Try e.g.:

> plumed-patch --help

This script provides a "shell only" implementation of plumed patch that will skip the launch of the plumed executable.

Notice that other command line tools will be available in the directory prefix/lib/progname/. If configuring with default values this would be /usr/local/lib/plumed/plumed-*. These files are not included in the execution path (prefix/bin) to avoid clashes, but can be executed also when plumed is cross compiled and the main plumed executable cannot be launched.

Installing PLUMED with ALMOST

In order to used some of the NMR based collective variables (CS2BACKBONE and CH3SHIFTS) PLUMED needs to be linked with ALMOST. To do this the free package ALMOST v.2.2 MUST be dowloaded via SVN (svn checkout svn:// almost-2.2). Compile it:

ALMOST needs SQLITE3 and GZIP installed on your computer.
ALMOST cannot be installed in the same folder of the source code, use –prefix to install it in a different folder

On Linux:

> ./configure --prefix="wherever you want it" CXXFLAGS="-O3 -fPIC" CFLAGS="-O3 -fPIC" LIBS=-llapack 
> make
> make install


> ./configure --prefix="wherever you want it" CXXFLAGS="-O3" CFLAGS="-O3" 
> make
> make install

The configuration can complain about lapack and RDCs but it doesn't matter. Sometimes ALMOST can give errors related to the automake tools. To fix them it is often enough to execute

> autoreconf -fi
> automake

and then repeat the configuration and compilation instructions.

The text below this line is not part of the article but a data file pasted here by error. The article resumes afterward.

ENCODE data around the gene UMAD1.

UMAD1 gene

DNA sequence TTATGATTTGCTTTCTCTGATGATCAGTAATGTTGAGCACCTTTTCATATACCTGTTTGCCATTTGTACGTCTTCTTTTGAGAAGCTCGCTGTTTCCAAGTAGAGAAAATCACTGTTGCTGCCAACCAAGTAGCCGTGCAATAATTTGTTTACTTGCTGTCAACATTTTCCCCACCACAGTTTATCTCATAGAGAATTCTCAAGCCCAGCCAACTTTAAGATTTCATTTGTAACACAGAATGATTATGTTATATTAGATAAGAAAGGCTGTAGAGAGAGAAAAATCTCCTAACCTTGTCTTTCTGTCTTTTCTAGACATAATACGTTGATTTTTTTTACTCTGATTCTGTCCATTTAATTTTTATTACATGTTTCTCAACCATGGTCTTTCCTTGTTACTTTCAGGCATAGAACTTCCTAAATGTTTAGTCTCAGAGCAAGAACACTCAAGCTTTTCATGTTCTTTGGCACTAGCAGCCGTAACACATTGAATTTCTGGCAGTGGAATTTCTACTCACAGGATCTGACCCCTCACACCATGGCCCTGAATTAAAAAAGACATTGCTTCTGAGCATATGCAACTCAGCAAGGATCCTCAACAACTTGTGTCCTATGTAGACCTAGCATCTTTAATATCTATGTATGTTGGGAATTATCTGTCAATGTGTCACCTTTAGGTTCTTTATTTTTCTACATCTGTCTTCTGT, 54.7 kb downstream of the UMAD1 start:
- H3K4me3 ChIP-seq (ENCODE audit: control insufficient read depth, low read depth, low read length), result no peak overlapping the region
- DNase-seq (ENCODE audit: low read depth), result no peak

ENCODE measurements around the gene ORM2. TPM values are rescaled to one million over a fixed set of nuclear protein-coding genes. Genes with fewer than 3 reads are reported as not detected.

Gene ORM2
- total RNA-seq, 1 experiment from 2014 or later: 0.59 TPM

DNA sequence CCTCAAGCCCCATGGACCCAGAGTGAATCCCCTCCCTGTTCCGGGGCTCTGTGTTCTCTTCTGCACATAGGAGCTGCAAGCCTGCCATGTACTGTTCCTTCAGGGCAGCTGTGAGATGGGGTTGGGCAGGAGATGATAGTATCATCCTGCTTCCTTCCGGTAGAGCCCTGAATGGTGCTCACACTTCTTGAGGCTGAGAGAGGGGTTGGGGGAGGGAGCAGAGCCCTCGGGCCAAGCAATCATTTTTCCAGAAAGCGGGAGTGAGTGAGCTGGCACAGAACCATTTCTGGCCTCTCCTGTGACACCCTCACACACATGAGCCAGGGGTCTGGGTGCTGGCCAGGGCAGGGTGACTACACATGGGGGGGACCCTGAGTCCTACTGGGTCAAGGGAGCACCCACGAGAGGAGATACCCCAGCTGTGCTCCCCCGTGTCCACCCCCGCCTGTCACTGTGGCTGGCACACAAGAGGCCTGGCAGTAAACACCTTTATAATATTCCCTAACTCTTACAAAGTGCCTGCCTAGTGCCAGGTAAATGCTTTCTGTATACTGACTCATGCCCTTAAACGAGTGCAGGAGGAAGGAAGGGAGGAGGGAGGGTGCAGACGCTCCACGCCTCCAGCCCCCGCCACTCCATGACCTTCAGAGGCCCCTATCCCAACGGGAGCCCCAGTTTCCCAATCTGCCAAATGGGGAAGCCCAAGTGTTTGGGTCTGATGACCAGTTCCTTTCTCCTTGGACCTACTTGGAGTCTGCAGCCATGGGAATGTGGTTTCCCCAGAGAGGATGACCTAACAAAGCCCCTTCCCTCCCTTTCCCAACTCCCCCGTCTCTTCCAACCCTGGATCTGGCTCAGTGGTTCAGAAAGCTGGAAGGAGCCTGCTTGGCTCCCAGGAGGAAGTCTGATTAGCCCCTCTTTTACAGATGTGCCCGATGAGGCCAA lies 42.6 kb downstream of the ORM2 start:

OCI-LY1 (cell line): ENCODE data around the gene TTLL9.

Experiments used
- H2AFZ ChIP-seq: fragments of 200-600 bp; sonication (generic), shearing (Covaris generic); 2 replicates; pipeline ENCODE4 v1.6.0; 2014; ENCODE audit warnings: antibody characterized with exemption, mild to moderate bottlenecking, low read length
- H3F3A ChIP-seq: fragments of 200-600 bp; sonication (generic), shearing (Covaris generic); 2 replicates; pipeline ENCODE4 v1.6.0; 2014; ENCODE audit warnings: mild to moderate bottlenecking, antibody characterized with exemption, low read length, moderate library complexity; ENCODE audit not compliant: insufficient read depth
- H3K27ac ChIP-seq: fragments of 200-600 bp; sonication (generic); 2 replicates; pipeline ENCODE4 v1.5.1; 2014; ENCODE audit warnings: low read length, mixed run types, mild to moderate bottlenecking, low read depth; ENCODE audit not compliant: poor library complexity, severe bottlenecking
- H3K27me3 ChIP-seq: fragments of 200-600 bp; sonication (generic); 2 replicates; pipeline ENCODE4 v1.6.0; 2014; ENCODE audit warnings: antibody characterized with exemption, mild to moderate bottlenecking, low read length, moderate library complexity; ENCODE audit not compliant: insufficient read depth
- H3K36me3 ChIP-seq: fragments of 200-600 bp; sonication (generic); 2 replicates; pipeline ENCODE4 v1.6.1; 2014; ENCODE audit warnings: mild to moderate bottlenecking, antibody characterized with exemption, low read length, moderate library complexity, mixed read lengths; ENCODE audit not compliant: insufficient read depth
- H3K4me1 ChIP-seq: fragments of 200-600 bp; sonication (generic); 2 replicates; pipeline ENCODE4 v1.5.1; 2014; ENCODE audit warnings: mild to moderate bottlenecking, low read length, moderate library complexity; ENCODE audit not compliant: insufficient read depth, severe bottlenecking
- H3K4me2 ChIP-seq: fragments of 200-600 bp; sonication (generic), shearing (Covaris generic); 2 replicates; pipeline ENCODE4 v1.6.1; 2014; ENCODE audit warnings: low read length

Once ALMOST is installed, PLUMED 2 can then be configured with ALMOST enabled:

> ./configure --enable-almost CPPFLAGS="-I/ALMOST_INSTALL_PATH/include \

with ALMOST_INSTALL_PATH set to the full path to the ALMOST installation folder.

Installing PLUMED on a cluster

If you are installing PLUMED on a cluster and you want several users to take advantage of it consider the following suggestions.

First of all, we highly recommend using the module file that PLUMED provides to set up the environment. Just edit it as necessary to make it suitable for your environment.

Notice that PLUMED can take advantage of many additionaly features if specific libraries are available upon compiling it. Install libmatheval first and check if PLUMED ./configure is detecting it. Libmatheval is a must have with PLUMED. If someone uses gromacs, install libxdrfile first and check if PLUMED ./configure is detecting it. PLUMED will be able to write trr/xtc file, simplifying analysis.

Try to patch all MD codes with the --runtime option. This will allow independent update of PLUMED and MD codes. Users will be able to combine any of the installed gromacs/amber/etc versions with any of the installed PLUMED versions. Notice that it is sometime claimed that statically linked codes are faster. In our experience, this is not true. In case you absolutely need a static executable, be ready to face non trivial linking issues. PLUMED is written in C++, thus required the appropriate C++ library to be linked, and might require additional libraries (e.g. libmatheval).